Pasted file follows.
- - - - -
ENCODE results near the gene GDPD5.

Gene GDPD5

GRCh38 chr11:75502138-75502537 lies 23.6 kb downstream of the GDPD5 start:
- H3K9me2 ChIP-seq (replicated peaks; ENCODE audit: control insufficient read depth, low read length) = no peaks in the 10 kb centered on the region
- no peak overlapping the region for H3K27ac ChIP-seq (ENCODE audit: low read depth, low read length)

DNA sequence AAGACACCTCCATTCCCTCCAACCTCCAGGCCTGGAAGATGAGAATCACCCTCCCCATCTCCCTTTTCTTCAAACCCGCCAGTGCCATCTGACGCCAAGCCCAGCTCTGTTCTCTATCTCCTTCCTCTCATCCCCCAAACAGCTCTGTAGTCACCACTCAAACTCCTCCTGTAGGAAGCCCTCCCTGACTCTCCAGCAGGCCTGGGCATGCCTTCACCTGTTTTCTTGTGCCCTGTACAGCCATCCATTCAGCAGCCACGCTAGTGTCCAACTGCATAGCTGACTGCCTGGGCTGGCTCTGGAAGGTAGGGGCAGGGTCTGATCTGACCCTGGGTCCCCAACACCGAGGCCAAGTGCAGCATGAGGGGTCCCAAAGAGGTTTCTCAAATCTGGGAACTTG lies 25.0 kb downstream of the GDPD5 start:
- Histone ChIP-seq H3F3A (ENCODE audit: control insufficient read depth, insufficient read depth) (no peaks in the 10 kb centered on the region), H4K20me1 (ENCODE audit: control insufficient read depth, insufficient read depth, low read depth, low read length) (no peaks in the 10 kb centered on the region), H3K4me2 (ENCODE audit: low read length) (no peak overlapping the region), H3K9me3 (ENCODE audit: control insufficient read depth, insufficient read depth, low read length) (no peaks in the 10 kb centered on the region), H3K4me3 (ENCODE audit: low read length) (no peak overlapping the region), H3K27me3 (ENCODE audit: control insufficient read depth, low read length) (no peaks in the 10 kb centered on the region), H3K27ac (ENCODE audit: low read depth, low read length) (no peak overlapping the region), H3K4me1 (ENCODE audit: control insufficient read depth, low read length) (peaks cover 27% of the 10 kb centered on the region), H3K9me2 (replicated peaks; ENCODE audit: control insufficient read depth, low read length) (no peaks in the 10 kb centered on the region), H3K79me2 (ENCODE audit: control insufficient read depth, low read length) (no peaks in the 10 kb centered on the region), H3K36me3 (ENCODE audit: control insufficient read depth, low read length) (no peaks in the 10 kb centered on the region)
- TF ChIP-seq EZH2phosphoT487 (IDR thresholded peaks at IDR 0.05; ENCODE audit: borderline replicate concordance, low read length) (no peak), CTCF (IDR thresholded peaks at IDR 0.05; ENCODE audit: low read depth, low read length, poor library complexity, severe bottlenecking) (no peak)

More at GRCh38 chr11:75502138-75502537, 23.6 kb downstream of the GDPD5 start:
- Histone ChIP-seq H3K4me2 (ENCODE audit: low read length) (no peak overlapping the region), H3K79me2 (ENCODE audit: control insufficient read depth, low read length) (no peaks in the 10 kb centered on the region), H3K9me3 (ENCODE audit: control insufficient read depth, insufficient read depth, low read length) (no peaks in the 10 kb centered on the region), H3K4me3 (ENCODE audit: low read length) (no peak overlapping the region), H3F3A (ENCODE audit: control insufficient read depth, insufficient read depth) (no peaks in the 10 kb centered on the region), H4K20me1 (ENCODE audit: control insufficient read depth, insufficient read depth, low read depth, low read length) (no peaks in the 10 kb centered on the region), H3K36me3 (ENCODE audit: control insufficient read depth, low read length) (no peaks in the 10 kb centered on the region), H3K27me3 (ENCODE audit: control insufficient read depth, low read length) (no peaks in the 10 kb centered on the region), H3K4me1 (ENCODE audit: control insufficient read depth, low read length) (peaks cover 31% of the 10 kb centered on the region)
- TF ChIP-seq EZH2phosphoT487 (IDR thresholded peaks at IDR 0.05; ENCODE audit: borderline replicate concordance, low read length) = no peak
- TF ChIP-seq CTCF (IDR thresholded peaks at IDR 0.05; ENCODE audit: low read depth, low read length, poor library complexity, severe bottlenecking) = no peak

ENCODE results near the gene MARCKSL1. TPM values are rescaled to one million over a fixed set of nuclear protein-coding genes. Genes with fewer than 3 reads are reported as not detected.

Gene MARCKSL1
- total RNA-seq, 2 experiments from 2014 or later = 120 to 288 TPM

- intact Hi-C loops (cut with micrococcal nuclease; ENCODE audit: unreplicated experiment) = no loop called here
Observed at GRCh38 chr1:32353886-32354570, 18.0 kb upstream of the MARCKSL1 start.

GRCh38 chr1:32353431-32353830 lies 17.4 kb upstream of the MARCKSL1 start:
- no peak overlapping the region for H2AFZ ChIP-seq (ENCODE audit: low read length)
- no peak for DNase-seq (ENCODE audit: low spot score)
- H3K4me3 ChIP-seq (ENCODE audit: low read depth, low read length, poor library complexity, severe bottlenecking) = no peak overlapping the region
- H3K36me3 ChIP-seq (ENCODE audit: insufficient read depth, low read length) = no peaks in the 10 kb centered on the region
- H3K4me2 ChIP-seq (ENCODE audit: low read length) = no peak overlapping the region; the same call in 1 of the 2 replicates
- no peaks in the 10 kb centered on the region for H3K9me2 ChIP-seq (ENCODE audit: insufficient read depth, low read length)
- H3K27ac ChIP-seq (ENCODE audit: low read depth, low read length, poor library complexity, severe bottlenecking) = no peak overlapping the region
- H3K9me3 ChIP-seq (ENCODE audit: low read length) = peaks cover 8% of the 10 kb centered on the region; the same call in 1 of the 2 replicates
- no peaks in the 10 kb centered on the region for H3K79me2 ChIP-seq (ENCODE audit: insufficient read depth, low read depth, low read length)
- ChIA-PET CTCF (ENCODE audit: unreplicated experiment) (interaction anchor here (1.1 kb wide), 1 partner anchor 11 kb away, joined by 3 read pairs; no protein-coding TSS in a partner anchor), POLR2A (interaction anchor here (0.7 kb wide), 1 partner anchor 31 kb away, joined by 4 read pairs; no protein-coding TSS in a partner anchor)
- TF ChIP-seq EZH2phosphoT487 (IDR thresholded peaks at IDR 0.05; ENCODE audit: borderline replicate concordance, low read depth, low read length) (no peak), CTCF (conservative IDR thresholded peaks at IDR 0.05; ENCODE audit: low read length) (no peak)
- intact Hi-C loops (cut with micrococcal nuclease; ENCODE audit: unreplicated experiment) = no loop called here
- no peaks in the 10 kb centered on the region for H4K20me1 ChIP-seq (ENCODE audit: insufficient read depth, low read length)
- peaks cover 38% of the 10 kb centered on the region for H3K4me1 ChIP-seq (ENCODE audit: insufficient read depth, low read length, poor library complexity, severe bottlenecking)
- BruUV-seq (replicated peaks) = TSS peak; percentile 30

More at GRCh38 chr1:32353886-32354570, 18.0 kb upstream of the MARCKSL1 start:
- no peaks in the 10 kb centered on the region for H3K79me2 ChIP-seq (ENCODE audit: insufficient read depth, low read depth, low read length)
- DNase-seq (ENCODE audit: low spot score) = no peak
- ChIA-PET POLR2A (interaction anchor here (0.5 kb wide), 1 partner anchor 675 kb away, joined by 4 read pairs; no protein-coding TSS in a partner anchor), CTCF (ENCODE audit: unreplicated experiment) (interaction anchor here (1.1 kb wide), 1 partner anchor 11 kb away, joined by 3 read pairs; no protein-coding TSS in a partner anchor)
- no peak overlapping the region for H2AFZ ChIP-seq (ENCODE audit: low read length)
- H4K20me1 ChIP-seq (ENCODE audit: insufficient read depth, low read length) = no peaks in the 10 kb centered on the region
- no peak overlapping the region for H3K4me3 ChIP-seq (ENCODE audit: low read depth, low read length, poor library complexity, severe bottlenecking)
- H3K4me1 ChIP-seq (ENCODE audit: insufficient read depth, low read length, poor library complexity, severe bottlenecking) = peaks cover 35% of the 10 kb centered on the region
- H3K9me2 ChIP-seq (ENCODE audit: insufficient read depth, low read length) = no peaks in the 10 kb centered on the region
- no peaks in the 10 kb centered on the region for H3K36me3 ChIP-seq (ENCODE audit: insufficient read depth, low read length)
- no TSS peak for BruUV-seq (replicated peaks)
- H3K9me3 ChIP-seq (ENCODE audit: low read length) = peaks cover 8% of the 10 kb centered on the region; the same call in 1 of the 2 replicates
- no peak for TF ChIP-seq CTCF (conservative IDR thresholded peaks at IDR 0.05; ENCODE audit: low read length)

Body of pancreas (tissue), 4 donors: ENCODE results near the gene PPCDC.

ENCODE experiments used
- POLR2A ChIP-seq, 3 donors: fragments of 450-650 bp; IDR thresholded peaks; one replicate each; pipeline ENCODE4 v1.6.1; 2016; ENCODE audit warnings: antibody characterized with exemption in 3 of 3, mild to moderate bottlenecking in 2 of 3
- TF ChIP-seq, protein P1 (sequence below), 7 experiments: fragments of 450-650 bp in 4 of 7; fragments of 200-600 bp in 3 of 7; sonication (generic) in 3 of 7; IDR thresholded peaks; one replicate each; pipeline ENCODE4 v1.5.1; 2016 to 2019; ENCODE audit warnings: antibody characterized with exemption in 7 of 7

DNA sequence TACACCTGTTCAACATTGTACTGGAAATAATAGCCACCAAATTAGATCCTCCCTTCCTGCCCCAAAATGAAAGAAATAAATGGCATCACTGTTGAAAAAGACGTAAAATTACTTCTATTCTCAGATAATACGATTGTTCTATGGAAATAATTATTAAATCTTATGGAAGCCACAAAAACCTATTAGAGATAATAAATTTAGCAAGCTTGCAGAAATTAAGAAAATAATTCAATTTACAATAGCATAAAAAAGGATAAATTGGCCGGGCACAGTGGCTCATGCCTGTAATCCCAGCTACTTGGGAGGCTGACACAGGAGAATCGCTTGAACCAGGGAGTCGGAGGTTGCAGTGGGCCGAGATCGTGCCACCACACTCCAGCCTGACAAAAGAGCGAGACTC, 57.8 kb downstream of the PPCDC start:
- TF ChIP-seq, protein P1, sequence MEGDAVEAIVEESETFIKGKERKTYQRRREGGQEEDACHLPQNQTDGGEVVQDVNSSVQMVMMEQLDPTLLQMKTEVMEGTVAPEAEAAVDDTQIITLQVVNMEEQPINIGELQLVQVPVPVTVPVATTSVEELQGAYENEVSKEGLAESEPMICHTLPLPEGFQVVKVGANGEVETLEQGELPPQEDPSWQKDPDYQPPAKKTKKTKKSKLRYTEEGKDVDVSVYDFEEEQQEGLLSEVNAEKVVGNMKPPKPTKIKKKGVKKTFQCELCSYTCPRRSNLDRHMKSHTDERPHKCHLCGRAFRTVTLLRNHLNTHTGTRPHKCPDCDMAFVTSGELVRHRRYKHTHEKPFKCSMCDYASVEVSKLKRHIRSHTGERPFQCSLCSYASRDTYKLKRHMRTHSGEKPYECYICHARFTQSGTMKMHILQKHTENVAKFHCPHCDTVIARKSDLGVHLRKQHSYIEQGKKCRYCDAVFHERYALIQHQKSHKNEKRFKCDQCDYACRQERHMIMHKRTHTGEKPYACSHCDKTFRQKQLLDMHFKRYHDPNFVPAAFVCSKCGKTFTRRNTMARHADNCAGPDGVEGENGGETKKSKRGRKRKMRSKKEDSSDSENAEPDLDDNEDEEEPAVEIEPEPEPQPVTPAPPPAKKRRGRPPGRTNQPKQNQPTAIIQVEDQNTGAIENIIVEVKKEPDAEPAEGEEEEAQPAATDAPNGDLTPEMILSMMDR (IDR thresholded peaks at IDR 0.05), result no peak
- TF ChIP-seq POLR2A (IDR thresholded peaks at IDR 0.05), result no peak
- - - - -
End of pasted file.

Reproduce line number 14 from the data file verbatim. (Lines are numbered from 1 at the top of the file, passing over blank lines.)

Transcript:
Gene MARCKSL1